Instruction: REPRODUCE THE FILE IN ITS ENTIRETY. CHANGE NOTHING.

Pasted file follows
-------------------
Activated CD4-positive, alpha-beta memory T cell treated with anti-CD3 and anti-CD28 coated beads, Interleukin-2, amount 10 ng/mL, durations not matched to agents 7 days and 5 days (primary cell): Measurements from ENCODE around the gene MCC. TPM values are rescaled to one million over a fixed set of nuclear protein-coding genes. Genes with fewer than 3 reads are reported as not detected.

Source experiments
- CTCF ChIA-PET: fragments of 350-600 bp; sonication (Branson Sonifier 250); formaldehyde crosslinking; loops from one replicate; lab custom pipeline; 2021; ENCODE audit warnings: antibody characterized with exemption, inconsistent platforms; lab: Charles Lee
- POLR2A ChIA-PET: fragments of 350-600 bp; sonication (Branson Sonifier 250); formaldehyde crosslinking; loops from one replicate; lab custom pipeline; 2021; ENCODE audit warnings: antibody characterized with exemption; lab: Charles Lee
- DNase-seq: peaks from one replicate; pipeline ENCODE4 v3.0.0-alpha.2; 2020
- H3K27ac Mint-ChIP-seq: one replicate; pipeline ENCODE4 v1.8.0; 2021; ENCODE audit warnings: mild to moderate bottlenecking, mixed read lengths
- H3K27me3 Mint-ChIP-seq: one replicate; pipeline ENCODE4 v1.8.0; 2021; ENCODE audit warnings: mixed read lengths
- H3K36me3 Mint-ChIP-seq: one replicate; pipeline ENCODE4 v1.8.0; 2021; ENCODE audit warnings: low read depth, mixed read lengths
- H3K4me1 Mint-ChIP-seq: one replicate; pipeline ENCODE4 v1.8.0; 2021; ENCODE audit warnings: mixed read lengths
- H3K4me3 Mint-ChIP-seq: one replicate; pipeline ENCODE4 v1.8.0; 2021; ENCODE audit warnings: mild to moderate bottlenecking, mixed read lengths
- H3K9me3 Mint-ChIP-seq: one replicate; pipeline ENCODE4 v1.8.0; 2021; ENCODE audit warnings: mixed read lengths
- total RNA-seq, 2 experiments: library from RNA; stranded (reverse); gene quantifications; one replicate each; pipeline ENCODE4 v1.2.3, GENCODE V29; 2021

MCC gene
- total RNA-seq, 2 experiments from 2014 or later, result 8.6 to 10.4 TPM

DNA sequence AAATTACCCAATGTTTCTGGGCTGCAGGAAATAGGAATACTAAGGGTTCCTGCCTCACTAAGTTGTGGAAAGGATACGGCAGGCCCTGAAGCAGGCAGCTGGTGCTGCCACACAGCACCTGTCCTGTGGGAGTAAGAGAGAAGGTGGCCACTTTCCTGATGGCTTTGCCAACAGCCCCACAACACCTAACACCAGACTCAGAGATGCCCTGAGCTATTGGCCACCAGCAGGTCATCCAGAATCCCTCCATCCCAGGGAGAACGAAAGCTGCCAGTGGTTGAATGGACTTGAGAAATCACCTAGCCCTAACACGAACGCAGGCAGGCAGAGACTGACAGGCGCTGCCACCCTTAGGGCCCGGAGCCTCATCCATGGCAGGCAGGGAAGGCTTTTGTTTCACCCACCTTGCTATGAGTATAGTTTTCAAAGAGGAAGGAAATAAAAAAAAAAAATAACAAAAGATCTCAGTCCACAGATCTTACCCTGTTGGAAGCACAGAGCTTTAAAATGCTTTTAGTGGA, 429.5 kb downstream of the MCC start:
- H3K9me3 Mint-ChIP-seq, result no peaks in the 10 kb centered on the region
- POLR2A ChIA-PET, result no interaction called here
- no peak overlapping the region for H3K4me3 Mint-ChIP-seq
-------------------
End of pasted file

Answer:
Activated CD4-positive, alpha-beta memory T cell treated with anti-CD3 and anti-CD28 coated beads, Interleukin-2, amount 10 ng/mL, durations not matched to agents 7 days and 5 days (primary cell): Measurements from ENCODE around the gene MCC. TPM values are rescaled to one million over a fixed set of nuclear protein-coding genes. Genes with fewer than 3 reads are reported as not detected.

Source experiments
- CTCF ChIA-PET: fragments of 350-600 bp; sonication (Branson Sonifier 250); formaldehyde crosslinking; loops from one replicate; lab custom pipeline; 2021; ENCODE audit warnings: antibody characterized with exemption, inconsistent platforms; lab: Charles Lee
- POLR2A ChIA-PET: fragments of 350-600 bp; sonication (Branson Sonifier 250); formaldehyde crosslinking; loops from one replicate; lab custom pipeline; 2021; ENCODE audit warnings: antibody characterized with exemption; lab: Charles Lee
- DNase-seq: peaks from one replicate; pipeline ENCODE4 v3.0.0-alpha.2; 2020
- H3K27ac Mint-ChIP-seq: one replicate; pipeline ENCODE4 v1.8.0; 2021; ENCODE audit warnings: mild to moderate bottlenecking, mixed read lengths
- H3K27me3 Mint-ChIP-seq: one replicate; pipeline ENCODE4 v1.8.0; 2021; ENCODE audit warnings: mixed read lengths
- H3K36me3 Mint-ChIP-seq: one replicate; pipeline ENCODE4 v1.8.0; 2021; ENCODE audit warnings: low read depth, mixed read lengths
- H3K4me1 Mint-ChIP-seq: one replicate; pipeline ENCODE4 v1.8.0; 2021; ENCODE audit warnings: mixed read lengths
- H3K4me3 Mint-ChIP-seq: one replicate; pipeline ENCODE4 v1.8.0; 2021; ENCODE audit warnings: mild to moderate bottlenecking, mixed read lengths
- H3K9me3 Mint-ChIP-seq: one replicate; pipeline ENCODE4 v1.8.0; 2021; ENCODE audit warnings: mixed read lengths
- total RNA-seq, 2 experiments: library from RNA; stranded (reverse); gene quantifications; one replicate each; pipeline ENCODE4 v1.2.3, GENCODE V29; 2021

MCC gene
- total RNA-seq, 2 experiments from 2014 or later, result 8.6 to 10.4 TPM

DNA sequence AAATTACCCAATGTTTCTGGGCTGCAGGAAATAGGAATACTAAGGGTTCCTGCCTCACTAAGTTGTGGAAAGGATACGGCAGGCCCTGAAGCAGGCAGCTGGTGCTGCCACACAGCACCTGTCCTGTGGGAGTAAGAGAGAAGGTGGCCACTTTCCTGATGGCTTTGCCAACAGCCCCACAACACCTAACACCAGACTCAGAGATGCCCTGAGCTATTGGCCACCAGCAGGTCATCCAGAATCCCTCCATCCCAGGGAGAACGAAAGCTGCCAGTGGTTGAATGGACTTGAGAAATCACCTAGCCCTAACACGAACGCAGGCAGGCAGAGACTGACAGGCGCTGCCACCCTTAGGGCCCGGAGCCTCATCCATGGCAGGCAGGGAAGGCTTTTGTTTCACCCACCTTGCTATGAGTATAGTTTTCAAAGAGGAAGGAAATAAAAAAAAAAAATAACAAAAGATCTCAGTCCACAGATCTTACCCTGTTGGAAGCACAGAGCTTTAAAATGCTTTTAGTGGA, 429.5 kb downstream of the MCC start:
- H3K9me3 Mint-ChIP-seq, result no peaks in the 10 kb centered on the region
- POLR2A ChIA-PET, result no interaction called here
- no peak overlapping the region for H3K4me3 Mint-ChIP-seq